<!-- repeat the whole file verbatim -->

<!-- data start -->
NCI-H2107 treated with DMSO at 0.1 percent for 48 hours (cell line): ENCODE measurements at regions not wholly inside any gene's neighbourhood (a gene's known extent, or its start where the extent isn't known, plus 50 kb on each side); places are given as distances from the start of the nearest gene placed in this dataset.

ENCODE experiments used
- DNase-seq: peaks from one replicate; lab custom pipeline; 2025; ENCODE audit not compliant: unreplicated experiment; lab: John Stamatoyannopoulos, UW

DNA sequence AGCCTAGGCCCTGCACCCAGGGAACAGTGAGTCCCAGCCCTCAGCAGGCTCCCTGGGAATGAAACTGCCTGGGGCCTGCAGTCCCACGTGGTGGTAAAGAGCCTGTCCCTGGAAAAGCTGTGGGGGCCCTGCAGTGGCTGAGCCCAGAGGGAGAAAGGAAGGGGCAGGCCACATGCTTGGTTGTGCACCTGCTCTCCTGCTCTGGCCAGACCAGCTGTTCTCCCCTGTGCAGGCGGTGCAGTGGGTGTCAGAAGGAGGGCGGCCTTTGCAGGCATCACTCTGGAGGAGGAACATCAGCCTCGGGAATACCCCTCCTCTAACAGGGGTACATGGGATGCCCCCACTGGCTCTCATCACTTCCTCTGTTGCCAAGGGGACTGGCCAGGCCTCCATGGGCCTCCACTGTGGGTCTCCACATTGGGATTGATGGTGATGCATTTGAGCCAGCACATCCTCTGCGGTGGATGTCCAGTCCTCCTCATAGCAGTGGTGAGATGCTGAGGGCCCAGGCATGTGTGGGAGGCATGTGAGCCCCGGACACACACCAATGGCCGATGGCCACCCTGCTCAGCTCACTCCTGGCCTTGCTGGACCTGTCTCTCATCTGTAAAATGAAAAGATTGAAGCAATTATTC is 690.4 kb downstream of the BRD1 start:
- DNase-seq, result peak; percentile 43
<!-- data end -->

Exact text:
NCI-H2107 treated with DMSO at 0.1 percent for 48 hours (cell line): ENCODE measurements at regions not wholly inside any gene's neighbourhood (a gene's known extent, or its start where the extent isn't known, plus 50 kb on each side); places are given as distances from the start of the nearest gene placed in this dataset.

ENCODE experiments used
- DNase-seq: peaks from one replicate; lab custom pipeline; 2025; ENCODE audit not compliant: unreplicated experiment; lab: John Stamatoyannopoulos, UW

DNA sequence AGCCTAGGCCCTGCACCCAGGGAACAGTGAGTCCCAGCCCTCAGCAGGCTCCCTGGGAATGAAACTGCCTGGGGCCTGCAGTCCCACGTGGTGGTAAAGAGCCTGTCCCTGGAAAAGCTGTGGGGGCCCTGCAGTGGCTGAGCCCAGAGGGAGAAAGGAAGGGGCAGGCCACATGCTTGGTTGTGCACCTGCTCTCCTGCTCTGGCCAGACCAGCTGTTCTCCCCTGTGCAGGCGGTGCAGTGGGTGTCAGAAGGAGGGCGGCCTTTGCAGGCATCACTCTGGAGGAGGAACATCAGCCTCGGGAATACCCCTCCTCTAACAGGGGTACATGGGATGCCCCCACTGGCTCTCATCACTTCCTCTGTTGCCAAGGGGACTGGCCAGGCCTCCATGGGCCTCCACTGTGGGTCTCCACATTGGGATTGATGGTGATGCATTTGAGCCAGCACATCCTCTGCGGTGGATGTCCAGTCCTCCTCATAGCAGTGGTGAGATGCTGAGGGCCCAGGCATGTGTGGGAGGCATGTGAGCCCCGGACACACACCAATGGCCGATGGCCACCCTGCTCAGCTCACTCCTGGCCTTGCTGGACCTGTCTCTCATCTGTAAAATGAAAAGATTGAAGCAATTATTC is 690.4 kb downstream of the BRD1 start:
- DNase-seq, result peak; percentile 43